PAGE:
Third Frontier Implementation Passed on the Fast Track
- December 6, 2005
The Senate Finance and Financial Institutions Committee Tuesday quickly passed out SB236, which lays out the implementation of Third Frontier provisions and the Job Ready Sites program approved by voters in November in State Issue 1.
The bill passed with unanimous support and included amendments from both sides of the aisle.
Most of the amendments passed dealt with technical changes, although Democrats were successful in getting amendments that would 1) require out-of-state entities that break an agreement for Third Frontier money pay back both the grant money and other support given plus interest; 2) require the Third Frontier Commission provide written explanations that are presented at one of the commission’s meetings if it uses an independent reviewer of a proposal and then either awards support for a project that the reviewer doesn’t recommend or refuses to support a project a reviewer does recommend; and 3) require the Department of Development to post annual reports on the progress and status of eligible projects and the annual report of the director, among other reports.
The components of the bill were outlined by Tim Keen from the Office of Budget and Management and Mike Suver from the Ohio Department of Development.
The bill includes provisions that expand the Third Frontier Commission from three to nine members, including the director of the Ohio Department of Development, the chancellor of the Ohio Board of Regents, the governor’s science and technology advisor and six members from the central, west central, northeast, northwest, southeast and southwest portions of the state.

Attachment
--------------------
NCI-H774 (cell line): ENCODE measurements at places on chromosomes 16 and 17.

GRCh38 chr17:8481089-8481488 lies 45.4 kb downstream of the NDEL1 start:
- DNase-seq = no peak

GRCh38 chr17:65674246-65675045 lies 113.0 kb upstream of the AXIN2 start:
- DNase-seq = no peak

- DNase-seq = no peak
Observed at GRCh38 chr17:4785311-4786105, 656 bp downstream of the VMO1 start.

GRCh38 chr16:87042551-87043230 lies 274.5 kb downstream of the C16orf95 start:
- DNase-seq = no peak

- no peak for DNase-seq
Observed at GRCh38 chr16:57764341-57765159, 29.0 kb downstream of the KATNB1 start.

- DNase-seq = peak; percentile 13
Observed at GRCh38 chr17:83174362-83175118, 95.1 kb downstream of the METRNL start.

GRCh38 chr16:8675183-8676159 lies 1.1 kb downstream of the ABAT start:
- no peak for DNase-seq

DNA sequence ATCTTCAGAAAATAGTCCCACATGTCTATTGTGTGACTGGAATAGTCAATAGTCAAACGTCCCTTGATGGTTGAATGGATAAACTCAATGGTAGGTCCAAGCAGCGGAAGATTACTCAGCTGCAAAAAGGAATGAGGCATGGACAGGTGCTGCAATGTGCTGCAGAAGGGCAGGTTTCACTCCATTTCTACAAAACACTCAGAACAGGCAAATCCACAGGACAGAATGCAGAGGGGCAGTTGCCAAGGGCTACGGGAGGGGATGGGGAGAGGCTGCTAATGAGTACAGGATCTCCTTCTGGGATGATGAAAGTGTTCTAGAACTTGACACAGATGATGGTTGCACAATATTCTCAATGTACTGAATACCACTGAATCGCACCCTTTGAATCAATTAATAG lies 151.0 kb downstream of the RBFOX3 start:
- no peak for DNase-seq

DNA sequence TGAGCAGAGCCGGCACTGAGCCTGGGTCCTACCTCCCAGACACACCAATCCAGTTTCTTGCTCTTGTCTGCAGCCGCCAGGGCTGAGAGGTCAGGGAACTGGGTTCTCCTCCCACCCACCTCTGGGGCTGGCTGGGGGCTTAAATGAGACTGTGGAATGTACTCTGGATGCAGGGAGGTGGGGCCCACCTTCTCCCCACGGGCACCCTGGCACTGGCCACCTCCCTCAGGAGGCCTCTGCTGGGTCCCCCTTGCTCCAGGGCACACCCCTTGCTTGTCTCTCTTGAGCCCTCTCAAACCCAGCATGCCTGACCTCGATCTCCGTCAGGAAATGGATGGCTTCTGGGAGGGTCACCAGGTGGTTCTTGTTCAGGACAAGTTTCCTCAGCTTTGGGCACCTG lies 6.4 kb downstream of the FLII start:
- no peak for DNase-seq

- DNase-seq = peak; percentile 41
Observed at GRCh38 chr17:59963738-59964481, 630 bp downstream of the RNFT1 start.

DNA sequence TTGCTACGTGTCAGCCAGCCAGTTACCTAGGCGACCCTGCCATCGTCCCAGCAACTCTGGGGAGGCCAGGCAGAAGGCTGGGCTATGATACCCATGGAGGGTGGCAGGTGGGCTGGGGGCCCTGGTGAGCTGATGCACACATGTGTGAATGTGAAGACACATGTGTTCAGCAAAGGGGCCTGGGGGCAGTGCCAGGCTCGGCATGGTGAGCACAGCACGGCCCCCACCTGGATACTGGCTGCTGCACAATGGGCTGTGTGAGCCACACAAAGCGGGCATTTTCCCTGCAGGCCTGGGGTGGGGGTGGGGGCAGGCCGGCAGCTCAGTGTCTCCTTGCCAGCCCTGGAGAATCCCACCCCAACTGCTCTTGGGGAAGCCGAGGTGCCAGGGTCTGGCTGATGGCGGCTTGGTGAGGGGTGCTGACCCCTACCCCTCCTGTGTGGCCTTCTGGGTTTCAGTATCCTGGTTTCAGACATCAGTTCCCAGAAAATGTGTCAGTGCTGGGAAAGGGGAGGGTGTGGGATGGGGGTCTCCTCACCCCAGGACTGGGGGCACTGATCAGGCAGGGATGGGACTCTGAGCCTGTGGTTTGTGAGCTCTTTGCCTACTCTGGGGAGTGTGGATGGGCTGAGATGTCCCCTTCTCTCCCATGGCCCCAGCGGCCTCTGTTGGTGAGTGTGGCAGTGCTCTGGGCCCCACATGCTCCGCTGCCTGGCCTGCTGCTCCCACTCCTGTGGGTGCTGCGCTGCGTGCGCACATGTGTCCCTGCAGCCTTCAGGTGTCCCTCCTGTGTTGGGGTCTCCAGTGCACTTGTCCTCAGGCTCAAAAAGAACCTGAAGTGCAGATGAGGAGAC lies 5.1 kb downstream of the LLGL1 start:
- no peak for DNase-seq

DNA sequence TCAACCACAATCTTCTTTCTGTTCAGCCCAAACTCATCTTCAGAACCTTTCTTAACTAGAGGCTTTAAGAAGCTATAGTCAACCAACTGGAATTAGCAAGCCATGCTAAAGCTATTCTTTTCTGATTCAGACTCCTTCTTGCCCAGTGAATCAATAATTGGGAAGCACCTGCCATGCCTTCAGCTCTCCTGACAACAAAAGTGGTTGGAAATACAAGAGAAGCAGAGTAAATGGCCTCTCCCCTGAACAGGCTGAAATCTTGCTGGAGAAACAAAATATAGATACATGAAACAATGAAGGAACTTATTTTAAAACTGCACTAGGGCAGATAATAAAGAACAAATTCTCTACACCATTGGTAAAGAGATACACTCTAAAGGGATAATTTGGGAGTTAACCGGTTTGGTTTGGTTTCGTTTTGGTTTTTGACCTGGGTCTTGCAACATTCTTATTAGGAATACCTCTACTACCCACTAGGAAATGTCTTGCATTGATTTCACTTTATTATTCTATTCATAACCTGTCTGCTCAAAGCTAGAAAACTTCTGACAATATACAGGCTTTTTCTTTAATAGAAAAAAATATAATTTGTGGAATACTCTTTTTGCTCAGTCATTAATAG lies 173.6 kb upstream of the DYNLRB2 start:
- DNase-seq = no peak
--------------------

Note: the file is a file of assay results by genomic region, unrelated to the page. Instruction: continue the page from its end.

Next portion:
The bill specifies lead organizations on all Third Frontier Project awards must be an in-state entity that has a substantial presence in Ohio while specifically prohibiting the state from taking an ownership interest in any project it supports. The primary benefit must occur within Ohio.
SB236 also establishes the Job Ready Sites program to assist in the development of sites and buildings that companies looking to invest in the state can utilize.
The committee heard testimony from Jon Honeck of Policy Matters Ohio, who said the bill contains safeguards to ensure the Third Frontier program is open and accountable. He also recommended a number of other changes such as companies selling products and services that were commercialized using Third Frontier money should offer them to state and local governments at the lowest best price; the Third Frontier Advisory Board should include an owner or representative of a minority-owned business, an expert in community economic development from a nonprofit organization that works with economically and socially disadvantaged individuals to provide training or support for entrepreneurship, an expert from a nonprofit environmental advocacy organization with a background in regulatory affairs and a representative from a labor organization; periodic audits by the state auditor; and competitive bidding for contracts for program administration and requirements for the review of potential conflicts of interest by contractors and employees.
Honeck said Policy Matters would like the committee to consider penalties for nonperformance by a grantee and full disclosure reports from Third Frontier Commission members.
Christopher Derrington of the Ohio Center for Innovation and Commercialization discussed making sure Third Frontier money is used in all of Ohio. He said there is a disconnect that makes it harder for rural Ohio high technology entrepreneurs to gain investment capital because many pre-seed capital grants have gone to larger counties and have been invested primarily in urban areas.